Couple makes front-lawn memorial for fallen soldiers

Barbara Morris has placed a white cross and American flag in her front yard for each of the 269 Fort Bragg soldiers who have died since Sept. 11, 2001.

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FAYETTEVILLE, N.C. — A Fayetteville couple has turned their front yard into a memorial dedicated to every Fort Bragg soldier killed in combat since Sept. 11, 2001.

Officials say 269 soldiers stationed at Fort Bragg have fallen in Iraq or Afghanistan during the past seven years.

Barbara Morris, a stylist in a local hair salon, said seeing the face of a fallen soldier on the news motivated her to do something to honor the troops.

"He was so young, and it touched me really deep. And I wanted to do something for the family," said Morris, who nearly 40 years ago, waited for her Army husband to return from Vietnam.

"My heart was just so filled up," she added. "I know that feeling of, 'Will he come home? ... I kept thinking, 'What can I do, what can I do?'"

She and her husband made 269 white crosses. With the help of neighbors, they planted planted the crosses, each accompanied by a small American flag, on the front lawn of their house at Bahama Loop and Paradise Court, off Morganton Road.

Morris wrote the name of a deceased soldier on each cross, and many also bear a newspaper photograph of the solider. Nailed to two pine trees, signs read, "Faith. Love. Our heroes."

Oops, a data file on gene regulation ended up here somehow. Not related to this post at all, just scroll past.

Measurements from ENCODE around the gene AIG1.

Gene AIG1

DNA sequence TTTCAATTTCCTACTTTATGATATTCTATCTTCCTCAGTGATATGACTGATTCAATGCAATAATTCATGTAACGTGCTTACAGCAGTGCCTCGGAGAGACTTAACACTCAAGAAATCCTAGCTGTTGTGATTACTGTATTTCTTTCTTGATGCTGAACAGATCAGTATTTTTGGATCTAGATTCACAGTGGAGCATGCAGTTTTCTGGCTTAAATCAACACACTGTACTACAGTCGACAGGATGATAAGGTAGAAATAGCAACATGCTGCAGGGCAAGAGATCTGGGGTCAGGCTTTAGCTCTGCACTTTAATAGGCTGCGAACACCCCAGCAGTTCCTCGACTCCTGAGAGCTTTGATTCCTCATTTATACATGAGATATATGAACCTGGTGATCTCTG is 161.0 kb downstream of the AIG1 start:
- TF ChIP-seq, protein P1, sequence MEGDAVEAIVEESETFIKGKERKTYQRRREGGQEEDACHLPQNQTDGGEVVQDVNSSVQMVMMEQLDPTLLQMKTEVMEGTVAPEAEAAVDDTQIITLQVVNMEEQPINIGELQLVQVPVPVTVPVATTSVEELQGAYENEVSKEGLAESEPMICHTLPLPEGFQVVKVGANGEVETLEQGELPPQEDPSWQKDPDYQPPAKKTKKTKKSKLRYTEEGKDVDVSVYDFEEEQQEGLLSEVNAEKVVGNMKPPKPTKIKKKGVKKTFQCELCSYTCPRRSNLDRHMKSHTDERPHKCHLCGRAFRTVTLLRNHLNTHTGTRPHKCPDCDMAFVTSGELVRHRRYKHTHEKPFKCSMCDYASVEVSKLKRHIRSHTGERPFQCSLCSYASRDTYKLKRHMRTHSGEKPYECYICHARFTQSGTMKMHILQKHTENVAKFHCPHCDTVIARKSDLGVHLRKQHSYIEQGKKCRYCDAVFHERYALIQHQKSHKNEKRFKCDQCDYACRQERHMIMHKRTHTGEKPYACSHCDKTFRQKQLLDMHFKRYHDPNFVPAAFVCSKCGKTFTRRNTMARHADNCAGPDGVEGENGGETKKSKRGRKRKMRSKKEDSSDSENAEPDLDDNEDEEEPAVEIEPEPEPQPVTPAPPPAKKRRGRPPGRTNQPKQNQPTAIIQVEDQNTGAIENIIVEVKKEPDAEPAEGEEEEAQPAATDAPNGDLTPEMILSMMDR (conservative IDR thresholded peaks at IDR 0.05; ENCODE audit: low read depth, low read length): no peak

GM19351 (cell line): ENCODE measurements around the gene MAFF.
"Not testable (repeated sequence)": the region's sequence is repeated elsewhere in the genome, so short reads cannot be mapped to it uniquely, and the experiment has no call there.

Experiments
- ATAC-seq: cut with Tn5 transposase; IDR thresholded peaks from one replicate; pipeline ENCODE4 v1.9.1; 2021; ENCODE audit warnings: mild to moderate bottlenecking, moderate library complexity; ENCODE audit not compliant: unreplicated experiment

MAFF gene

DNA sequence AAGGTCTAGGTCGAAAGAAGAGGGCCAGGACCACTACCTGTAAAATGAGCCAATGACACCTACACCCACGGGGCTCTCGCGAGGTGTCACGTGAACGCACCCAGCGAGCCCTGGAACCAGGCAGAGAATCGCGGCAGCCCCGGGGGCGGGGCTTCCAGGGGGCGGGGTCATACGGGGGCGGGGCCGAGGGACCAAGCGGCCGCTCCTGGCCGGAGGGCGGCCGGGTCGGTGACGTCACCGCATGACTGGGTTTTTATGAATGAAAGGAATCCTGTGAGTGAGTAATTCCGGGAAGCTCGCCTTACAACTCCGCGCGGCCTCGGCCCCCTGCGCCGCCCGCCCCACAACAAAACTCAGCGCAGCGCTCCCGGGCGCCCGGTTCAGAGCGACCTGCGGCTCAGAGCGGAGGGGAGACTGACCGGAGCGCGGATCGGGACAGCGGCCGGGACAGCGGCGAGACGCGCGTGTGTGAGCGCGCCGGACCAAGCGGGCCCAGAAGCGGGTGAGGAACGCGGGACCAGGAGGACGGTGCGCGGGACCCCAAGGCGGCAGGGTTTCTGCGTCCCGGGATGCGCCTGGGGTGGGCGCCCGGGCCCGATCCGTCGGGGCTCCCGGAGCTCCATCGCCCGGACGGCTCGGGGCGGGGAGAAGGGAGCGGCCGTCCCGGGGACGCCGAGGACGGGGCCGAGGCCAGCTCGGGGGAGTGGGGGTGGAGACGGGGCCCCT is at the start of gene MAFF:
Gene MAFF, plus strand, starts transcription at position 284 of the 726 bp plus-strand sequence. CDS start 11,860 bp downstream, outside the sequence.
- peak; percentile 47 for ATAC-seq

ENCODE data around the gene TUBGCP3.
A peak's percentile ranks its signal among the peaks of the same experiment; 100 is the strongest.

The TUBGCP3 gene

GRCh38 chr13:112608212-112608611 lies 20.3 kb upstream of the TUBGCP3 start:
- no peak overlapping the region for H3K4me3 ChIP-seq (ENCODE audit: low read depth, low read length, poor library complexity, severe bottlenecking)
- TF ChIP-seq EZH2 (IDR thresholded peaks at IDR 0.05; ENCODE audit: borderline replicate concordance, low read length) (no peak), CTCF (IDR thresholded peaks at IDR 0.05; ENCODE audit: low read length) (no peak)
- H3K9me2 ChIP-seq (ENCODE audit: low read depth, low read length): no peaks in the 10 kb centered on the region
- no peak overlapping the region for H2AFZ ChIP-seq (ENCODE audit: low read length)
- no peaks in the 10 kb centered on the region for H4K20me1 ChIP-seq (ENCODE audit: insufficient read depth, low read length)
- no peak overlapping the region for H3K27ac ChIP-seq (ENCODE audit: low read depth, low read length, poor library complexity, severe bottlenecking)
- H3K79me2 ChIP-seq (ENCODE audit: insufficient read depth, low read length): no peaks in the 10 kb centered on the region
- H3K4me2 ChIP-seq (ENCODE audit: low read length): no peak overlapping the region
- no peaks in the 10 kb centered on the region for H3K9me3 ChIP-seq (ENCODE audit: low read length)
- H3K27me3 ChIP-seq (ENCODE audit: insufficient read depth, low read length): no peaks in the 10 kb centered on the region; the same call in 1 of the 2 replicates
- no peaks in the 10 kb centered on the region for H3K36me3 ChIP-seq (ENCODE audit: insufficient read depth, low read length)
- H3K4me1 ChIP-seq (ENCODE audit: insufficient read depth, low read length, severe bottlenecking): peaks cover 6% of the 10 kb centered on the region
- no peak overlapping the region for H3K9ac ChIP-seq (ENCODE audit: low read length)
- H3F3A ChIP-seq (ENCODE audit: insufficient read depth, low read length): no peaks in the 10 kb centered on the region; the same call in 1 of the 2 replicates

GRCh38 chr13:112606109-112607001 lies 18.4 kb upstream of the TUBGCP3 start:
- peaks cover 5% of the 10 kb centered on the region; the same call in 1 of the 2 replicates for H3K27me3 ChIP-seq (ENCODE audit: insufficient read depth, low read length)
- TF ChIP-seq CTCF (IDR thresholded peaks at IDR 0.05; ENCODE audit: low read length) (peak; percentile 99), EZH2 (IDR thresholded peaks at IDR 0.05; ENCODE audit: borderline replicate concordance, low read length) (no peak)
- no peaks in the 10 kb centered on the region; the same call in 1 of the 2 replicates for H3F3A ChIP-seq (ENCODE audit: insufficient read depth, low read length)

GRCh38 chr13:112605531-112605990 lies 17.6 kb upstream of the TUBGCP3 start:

"I just wanted to the families to know that civilians really cared about them, too," Morris said.

First Lt. Andrew Kelly had to see the memorial for himself after returning home from Iraq last week. He said his buddy, Staff Sgt. Laurent West, did not come home.

"To see each individual cross lined up kind of gives you the sense of the enormity of it," Kelly said. "It's pretty sobering to see this many guys just from Fort Bragg and Pope (Air Force Base)."

Morris said the wife of a fallen soldier cried while visiting the memorial on Thursday night.

"There were at least 10 of us hugging her, and we were all crying," Morris said. "And she was smiling as she left, and that's what I wanted to accomplish."

Morris said her initial plans are to keep up the display for two weeks and then set it up again on Memorial Day. However, she said the memorial will stay up as long as military families want to see it.

"I think it's a great gesture. It's nice," Kelly said. "I guess you can take whatever you want to take from it."



Bryan Mims, Reporter
Michael Joyner, Photographer
Anne Johnson, Web Editor

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